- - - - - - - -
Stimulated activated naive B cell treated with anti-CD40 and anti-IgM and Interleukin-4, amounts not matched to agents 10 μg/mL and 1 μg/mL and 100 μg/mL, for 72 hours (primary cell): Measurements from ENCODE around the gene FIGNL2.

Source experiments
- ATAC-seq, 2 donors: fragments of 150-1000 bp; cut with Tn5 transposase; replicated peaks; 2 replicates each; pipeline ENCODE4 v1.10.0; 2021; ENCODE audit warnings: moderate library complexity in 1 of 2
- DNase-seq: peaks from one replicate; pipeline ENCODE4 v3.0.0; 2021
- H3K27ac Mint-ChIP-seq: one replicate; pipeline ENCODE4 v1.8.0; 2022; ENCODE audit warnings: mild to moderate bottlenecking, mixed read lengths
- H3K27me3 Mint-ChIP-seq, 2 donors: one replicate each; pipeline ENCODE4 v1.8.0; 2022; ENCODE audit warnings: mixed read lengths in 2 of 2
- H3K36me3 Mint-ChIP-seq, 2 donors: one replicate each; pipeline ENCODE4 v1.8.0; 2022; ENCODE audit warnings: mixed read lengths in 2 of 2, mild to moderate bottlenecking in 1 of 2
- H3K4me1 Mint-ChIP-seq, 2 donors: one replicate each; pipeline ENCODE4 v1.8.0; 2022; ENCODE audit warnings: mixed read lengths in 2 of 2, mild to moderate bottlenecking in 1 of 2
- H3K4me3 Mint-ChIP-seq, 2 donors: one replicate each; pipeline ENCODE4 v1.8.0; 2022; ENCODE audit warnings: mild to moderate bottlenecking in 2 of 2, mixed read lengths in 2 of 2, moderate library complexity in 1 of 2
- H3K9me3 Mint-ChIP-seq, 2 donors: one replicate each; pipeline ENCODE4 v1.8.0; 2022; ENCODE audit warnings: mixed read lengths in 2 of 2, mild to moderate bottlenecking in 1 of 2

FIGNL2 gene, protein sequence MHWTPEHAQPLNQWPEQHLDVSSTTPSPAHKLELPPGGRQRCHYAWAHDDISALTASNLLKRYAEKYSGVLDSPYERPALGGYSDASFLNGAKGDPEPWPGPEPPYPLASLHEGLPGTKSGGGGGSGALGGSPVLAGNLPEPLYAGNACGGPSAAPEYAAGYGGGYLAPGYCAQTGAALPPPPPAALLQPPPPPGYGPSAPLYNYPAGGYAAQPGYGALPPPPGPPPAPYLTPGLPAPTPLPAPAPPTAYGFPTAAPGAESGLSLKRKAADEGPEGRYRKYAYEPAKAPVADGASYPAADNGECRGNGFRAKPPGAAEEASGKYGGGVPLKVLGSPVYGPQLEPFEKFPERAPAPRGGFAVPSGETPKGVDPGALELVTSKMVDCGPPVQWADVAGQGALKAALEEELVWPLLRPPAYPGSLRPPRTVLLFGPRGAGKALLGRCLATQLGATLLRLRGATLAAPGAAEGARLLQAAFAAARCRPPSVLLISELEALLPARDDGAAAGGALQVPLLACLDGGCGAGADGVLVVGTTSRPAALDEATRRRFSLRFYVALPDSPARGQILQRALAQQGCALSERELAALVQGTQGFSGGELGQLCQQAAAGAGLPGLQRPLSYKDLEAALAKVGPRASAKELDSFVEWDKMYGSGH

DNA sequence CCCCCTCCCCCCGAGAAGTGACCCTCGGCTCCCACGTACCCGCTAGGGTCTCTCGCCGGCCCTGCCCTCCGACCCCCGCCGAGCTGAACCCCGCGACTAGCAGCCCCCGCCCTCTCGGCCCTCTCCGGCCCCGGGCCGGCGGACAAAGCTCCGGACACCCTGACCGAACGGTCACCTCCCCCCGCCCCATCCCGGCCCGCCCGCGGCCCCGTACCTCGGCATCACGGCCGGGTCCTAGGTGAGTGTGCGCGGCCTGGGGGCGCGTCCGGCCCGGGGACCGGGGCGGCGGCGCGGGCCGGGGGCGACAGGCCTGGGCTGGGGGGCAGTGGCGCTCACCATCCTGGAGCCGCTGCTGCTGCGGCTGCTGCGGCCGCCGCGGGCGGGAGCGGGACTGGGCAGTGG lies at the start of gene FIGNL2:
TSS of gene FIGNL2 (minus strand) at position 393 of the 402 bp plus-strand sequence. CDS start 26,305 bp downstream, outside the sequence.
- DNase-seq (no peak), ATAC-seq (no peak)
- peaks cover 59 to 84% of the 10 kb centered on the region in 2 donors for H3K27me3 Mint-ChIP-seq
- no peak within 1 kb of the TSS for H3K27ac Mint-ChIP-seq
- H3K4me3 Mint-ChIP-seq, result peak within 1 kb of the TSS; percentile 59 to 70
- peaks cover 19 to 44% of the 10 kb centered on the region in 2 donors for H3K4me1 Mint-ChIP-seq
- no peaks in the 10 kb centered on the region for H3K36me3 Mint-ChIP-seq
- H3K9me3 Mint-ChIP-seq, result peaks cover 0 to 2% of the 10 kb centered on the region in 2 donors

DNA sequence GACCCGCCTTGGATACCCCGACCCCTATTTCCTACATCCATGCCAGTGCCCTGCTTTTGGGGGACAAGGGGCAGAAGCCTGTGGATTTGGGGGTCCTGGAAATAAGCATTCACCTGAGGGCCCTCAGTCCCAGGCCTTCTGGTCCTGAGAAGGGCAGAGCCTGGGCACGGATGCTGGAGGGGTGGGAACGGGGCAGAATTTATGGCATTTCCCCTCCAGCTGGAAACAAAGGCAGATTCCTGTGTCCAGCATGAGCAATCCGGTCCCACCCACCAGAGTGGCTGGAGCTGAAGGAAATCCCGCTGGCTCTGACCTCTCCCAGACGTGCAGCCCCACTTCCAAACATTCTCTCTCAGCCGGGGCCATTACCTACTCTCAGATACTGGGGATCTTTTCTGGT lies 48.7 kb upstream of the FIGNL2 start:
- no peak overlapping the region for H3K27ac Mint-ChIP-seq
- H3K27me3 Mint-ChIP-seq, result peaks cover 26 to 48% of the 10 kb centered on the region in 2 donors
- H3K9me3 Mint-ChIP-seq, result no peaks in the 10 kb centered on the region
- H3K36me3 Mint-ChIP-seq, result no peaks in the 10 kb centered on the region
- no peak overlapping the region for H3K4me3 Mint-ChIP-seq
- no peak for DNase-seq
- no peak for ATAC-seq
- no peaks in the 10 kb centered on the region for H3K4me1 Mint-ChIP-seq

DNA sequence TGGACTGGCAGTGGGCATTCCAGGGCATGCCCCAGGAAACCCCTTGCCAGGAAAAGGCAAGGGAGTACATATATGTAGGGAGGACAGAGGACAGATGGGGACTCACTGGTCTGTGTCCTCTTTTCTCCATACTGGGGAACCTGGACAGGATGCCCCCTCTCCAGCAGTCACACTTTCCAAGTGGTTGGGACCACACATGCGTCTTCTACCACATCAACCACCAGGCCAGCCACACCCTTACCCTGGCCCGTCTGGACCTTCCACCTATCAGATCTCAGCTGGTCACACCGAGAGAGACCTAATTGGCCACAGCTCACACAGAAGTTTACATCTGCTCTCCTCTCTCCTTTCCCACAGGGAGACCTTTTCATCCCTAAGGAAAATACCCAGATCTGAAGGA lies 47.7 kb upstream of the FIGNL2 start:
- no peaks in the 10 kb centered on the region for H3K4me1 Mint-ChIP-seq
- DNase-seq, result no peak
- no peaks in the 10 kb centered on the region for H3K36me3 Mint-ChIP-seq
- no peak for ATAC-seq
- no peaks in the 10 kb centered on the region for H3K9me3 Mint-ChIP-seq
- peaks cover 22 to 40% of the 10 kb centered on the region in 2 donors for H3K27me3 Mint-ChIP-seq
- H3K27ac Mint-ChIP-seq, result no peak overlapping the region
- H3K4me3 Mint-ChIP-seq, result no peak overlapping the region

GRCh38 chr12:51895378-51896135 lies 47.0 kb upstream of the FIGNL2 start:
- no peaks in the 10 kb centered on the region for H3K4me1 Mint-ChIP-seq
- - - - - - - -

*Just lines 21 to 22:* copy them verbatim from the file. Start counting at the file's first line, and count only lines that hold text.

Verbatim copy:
DNA sequence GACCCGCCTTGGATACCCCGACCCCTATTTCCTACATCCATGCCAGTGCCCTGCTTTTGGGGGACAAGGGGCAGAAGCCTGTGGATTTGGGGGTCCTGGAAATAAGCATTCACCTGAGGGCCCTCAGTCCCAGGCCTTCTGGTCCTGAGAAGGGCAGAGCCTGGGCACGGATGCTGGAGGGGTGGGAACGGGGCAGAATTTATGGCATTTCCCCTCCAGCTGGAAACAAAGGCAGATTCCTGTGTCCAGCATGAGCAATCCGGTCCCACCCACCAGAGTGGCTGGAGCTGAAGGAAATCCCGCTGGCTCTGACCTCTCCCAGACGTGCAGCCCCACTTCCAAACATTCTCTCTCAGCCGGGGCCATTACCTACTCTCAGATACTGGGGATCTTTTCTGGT lies 48.7 kb upstream of the FIGNL2 start:
- no peak overlapping the region for H3K27ac Mint-ChIP-seq